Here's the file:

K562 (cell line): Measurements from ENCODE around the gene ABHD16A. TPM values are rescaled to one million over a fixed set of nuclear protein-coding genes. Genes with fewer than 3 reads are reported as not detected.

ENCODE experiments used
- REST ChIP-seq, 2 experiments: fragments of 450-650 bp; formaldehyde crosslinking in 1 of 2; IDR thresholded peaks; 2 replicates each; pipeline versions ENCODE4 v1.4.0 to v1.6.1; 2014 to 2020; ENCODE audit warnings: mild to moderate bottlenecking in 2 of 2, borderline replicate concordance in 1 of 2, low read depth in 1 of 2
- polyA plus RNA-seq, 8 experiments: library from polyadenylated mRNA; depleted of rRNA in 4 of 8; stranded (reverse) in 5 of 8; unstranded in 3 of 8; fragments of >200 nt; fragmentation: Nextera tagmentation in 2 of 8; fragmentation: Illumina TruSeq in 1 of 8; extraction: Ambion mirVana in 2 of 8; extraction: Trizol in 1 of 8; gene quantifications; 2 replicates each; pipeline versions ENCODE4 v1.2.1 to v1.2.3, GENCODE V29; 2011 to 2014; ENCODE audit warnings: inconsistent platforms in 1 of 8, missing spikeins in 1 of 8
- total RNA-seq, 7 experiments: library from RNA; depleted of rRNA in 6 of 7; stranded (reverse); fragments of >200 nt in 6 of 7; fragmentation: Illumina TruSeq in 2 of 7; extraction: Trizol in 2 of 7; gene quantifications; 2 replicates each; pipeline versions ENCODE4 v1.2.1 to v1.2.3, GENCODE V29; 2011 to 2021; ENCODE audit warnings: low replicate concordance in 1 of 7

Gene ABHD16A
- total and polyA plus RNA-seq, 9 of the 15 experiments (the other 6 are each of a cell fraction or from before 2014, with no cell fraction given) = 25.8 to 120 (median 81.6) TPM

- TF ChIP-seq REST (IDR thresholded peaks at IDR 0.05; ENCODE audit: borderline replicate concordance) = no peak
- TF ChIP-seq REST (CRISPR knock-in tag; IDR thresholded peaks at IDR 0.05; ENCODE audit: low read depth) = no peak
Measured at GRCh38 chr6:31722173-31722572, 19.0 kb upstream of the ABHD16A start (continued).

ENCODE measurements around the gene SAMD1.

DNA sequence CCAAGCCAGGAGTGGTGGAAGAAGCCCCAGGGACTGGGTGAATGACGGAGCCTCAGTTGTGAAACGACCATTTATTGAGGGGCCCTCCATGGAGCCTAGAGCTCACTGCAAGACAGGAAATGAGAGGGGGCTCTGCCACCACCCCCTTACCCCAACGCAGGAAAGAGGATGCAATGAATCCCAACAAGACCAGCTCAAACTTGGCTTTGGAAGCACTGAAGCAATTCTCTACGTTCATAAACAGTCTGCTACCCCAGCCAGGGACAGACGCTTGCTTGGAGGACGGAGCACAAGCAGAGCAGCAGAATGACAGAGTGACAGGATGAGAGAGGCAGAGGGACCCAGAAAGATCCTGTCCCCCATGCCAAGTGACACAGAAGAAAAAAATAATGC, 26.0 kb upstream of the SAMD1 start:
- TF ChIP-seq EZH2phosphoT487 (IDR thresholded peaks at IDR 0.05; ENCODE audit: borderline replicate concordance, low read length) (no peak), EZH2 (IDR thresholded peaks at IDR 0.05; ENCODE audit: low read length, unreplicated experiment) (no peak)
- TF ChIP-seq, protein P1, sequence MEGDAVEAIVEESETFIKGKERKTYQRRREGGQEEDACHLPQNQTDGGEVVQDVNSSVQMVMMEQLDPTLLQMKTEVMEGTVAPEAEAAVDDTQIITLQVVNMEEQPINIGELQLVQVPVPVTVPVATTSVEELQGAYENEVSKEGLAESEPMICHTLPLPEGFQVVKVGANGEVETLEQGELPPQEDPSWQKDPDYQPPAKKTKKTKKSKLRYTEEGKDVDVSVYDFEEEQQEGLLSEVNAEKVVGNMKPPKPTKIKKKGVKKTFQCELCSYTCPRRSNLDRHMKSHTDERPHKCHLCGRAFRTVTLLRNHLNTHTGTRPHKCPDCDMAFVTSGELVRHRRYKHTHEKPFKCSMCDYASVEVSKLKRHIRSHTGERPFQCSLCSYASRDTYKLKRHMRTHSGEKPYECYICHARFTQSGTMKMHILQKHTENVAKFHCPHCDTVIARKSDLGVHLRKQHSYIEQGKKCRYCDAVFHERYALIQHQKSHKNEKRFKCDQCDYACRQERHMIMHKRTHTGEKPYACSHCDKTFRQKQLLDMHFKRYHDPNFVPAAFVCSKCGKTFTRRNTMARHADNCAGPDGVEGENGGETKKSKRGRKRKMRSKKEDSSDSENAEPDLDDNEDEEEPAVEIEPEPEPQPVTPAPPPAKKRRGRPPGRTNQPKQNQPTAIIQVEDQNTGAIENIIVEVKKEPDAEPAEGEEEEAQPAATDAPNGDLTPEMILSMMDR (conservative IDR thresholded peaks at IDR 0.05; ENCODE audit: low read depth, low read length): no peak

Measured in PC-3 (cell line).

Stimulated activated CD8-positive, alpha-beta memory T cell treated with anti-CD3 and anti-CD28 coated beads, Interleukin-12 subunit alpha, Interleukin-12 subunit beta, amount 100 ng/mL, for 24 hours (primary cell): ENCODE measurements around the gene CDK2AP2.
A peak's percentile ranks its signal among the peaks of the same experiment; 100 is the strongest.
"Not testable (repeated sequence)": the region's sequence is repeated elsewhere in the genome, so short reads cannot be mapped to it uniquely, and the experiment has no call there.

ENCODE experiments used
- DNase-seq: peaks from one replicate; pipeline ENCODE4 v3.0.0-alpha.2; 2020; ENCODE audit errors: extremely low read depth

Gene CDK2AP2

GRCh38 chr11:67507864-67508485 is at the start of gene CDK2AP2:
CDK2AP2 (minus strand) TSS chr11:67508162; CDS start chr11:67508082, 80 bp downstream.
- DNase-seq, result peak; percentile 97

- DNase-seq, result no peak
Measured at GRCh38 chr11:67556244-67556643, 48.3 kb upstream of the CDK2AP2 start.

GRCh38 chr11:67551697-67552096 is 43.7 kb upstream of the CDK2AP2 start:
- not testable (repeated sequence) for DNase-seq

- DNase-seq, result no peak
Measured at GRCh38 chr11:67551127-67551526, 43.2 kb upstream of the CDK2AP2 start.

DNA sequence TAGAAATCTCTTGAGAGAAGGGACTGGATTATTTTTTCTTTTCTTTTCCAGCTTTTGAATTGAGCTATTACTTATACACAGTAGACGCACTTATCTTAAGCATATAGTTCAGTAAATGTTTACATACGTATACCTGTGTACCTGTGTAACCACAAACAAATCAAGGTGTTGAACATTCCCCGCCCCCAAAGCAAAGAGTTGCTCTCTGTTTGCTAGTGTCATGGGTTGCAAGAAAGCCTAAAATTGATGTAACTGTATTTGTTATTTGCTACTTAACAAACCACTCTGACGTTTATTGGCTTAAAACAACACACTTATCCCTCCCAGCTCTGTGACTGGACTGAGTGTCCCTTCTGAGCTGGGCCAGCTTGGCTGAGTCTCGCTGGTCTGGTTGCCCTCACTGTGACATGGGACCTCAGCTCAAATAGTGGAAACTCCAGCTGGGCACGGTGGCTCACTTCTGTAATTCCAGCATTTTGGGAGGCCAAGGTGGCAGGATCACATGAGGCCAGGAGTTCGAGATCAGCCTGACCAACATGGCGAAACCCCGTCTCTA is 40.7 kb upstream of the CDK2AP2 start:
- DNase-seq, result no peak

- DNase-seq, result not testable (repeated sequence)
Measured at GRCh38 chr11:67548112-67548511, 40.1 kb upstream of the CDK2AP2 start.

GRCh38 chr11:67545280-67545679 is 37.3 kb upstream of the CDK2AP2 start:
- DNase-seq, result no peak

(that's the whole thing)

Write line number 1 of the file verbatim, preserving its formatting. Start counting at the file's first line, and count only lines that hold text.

K562 (cell line): Measurements from ENCODE around the gene ABHD16A. TPM values are rescaled to one million over a fixed set of nuclear protein-coding genes. Genes with fewer than 3 reads are reported as not detected.